small girl holds american flag at parade

Guest Blogger: Creating a Sense of Community-Making Haste

Guest Blogger: Creating a Sense of Community-Making Haste

ElisabethBlogger Biography: I am a native Texan and a stay-at-home mom for my two rambunctious preschoolers (four and two). My family and I are in the beginning stages of our Army adventure, establishing roots at our first duty station, and getting ready to wrap up our first deployment. I am (mostly) loving the Army lifestyle and ready to see what lies on the road ahead!

When the Army moved us to our first duty station on Fort Bliss nearly three years ago, I was totally lost. Having lived my whole life in Texas, I thought that I would be able to adjust quickly. Boy was I wrong.

Here’s the quick breakdown of my story:

Moving day: Uncontrollable excitement.

Day 1 in El Paso: I am not in Kansas anymore, Toto.

Day 2: What do you MEAN there are no houses available to rent?!

Day 3: Let’s take the extra-small house, honey. It’s just the three of us, and it’s the only thing available. Besides, if this is taken out from under us, we are in a world of hurt.

Day 4: Sign the lease.

Day 5: Find out I am expecting my second child. Um…where am I going to put the mountain of baby stuff in this tiny house?

Day 6: Discover what a “swamp cooler” is. Vow never to live in a house with a swamp cooler ever again.

Day 7: Movers arrive. Man, I hope we got all the boxes! Um…want to put your dresser in the closet, honey? It doesn’t fit in our tiny bedroom. (Oops.)

Day 10: Kiss husband good-bye for a month for Sapper school.

Day 11: Let panic ensue. If I die in this tiny house today, no one will find me because no one here knows who I am.

Day 12: Figure out who to put for emergency contacts for my daughter’s child care when I don’t know a single soul.

Day 14: Google my way to the Bliss Morale, Welfare, and Recreation (MWR) page. Sign up for all of the Army Community Service (ACS) classes in sight.

Day 15: Plug everything into my GPS. And I mean EVERYTHING! McDonald’s, grocery store, gas station, home address. (Oh man! Where do I live again?) Discover in this process that nothing on the installation is going to pull up on my GPS…but not before believing for about thirty minutes that almost everything on Fort Bliss is located on “Unnamed Road.”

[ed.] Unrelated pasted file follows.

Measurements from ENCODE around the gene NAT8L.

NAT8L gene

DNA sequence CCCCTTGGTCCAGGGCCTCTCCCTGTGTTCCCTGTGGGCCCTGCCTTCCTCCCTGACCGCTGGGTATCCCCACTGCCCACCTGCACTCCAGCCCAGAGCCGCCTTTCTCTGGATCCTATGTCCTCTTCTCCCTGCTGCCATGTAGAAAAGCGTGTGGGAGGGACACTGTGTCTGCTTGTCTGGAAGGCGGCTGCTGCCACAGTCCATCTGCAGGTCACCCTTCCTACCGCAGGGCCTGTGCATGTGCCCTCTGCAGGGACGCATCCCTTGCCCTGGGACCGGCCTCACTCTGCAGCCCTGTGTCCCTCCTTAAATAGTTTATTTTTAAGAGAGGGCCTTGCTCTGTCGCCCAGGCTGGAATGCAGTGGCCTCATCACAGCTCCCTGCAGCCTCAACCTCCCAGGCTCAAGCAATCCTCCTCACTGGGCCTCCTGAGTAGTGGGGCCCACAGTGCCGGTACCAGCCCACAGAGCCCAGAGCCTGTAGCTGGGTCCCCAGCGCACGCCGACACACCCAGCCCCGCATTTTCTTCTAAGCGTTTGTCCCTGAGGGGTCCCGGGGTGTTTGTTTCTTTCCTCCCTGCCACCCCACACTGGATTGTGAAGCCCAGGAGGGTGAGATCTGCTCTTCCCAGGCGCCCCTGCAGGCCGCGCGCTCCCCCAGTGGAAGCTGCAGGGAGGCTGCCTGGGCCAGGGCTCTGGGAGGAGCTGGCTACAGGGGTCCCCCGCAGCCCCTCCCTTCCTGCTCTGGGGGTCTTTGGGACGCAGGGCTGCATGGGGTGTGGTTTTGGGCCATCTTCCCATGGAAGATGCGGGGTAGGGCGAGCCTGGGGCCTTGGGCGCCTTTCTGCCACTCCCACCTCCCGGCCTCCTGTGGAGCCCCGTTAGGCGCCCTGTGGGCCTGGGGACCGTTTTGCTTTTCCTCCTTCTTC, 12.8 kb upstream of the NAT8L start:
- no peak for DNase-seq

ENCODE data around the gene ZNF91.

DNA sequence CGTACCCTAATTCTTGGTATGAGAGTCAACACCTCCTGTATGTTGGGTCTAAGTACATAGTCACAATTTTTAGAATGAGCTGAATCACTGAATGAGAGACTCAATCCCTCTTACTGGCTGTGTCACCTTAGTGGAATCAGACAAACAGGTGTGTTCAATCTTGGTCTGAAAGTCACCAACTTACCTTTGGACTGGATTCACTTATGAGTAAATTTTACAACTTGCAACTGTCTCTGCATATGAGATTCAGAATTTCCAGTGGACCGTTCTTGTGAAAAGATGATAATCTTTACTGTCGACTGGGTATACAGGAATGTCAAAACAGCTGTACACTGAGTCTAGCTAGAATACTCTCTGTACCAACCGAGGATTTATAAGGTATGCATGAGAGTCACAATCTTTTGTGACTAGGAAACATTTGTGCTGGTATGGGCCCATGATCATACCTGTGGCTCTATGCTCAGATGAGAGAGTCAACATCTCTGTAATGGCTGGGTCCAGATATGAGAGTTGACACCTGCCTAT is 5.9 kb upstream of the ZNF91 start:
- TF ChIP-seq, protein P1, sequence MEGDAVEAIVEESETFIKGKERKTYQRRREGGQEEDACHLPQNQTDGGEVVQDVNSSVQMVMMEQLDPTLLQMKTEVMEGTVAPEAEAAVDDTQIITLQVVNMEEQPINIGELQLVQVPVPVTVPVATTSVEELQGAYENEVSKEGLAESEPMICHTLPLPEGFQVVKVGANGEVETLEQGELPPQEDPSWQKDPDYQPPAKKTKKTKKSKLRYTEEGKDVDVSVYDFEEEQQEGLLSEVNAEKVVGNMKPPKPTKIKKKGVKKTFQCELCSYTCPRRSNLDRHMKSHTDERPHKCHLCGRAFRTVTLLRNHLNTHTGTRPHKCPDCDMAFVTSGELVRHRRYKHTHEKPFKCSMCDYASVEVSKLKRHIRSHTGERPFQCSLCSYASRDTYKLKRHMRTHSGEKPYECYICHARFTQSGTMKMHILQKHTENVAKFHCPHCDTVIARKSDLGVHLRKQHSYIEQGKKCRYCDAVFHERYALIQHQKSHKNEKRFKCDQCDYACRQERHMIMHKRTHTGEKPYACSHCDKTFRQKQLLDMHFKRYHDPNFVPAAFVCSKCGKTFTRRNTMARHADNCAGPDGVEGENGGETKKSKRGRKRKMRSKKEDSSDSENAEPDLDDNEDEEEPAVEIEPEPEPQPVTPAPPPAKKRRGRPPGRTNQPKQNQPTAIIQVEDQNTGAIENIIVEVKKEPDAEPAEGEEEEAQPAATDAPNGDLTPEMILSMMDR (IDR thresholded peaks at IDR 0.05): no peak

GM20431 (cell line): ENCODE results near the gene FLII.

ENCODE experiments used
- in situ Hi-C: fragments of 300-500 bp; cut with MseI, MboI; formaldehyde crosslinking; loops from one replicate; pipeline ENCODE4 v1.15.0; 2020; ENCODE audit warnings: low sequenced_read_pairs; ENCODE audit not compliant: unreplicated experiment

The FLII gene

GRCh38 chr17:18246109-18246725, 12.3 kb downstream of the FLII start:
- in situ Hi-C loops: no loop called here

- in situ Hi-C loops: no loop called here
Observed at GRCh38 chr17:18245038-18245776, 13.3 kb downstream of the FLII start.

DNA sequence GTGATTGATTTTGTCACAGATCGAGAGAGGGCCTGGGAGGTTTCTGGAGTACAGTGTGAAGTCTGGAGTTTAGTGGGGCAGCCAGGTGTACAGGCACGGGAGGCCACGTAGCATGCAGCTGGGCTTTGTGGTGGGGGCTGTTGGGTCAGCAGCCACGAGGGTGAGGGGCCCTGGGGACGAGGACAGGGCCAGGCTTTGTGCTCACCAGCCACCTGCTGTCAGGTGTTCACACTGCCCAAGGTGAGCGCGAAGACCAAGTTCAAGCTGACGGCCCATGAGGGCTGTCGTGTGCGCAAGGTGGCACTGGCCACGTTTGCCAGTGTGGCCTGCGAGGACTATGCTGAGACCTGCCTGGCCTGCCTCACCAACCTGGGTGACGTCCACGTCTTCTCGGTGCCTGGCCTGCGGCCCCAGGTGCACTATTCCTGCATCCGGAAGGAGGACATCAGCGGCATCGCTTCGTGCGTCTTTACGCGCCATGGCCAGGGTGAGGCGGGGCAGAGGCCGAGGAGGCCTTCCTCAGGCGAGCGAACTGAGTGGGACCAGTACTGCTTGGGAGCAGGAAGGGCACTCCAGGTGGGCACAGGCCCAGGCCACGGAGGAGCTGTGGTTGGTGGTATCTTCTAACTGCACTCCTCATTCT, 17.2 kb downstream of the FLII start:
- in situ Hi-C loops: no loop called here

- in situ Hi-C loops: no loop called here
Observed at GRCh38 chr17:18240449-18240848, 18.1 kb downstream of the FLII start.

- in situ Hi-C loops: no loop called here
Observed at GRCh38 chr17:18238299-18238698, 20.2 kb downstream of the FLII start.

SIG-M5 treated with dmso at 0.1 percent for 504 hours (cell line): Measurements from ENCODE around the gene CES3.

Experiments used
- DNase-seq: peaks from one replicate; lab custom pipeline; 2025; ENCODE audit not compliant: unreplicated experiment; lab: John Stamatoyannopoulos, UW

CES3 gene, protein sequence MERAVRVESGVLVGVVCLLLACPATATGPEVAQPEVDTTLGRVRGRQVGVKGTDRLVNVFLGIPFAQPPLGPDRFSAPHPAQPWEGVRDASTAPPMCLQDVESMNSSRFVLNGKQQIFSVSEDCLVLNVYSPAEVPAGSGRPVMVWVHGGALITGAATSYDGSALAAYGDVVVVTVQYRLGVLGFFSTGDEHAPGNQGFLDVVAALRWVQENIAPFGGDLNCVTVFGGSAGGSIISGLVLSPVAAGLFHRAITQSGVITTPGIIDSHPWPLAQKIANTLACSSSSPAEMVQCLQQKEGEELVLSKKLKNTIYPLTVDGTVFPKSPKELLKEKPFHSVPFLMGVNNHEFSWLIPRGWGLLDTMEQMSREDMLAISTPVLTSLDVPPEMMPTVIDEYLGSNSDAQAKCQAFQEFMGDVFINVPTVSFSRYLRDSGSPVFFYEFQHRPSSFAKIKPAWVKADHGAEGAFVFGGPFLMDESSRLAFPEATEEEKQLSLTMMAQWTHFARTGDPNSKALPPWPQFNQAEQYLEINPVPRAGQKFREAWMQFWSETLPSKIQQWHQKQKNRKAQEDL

Day 16: Try to figure out where in the world the hospital is to take care of my prenatal business. Realize that this is going to be WAY different than having a baby in a civilian hospital. (Why are you taking all of my blood, man?!)

Day 20: Begin ACS classes. I’m starting to get the hang of this now!

Day 21: Find a church. Make a friend.

Day 30: Fly in mom for moral support. (And to tell her you’re pregnant.)

Day 40: Welcome husband home. Laugh when you have to tell him where the nearest gate onto the installation is so he can report to his unit.

…the rest is history.

Three years later, after being shipped to somewhere completely foreign to me and left there right off the bat to fend for myself, I am happy to say that El Paso feels like home to me. No, it didn’t feel that way at first. But now the very real truth that we are getting ready to leave somewhere in the near future has me feeling very sad.

Am I scared about starting all over? Of course! And I have a feeling that this inkling of fear is going to happen with every PCS from here on out. But that won’t stop me from trying to turn every move into an adventure and every tiny house into a home.

How do you make it a home? You make yourself some roots, my friend. And however shallow your roots are buried, I promise when you commit your efforts to loving a place, you will take a piece of it with you wherever you go.

Milspouses do not have the luxury of time. We have to wear our hearts on our sleeves when we would normally prefer to be a bit guarded. Friendships are formed quickly, because most spouses are just as open. Of course, many of the friends I made at first were the first ones to leave me, but I never let that stop me from meeting new people. We all need to be a bit hasty when it comes to friendships with spouses, because those are the ladies you will use for your emergency contacts, to watch your kids when you get sick and need to go to the ER, or to hold your hand through the rough parts of a deployment. When it comes to learning the city, we just have to dive right in. Take on volunteer work, attend churches, and sign up for MWR supported classes and activities. You never know how much you will like something until you try it. And you’ll never know what you have been missing out on until you dedicate yourself to showing up for it.

So go ahead. Make a home for yourself; and make it snappy.

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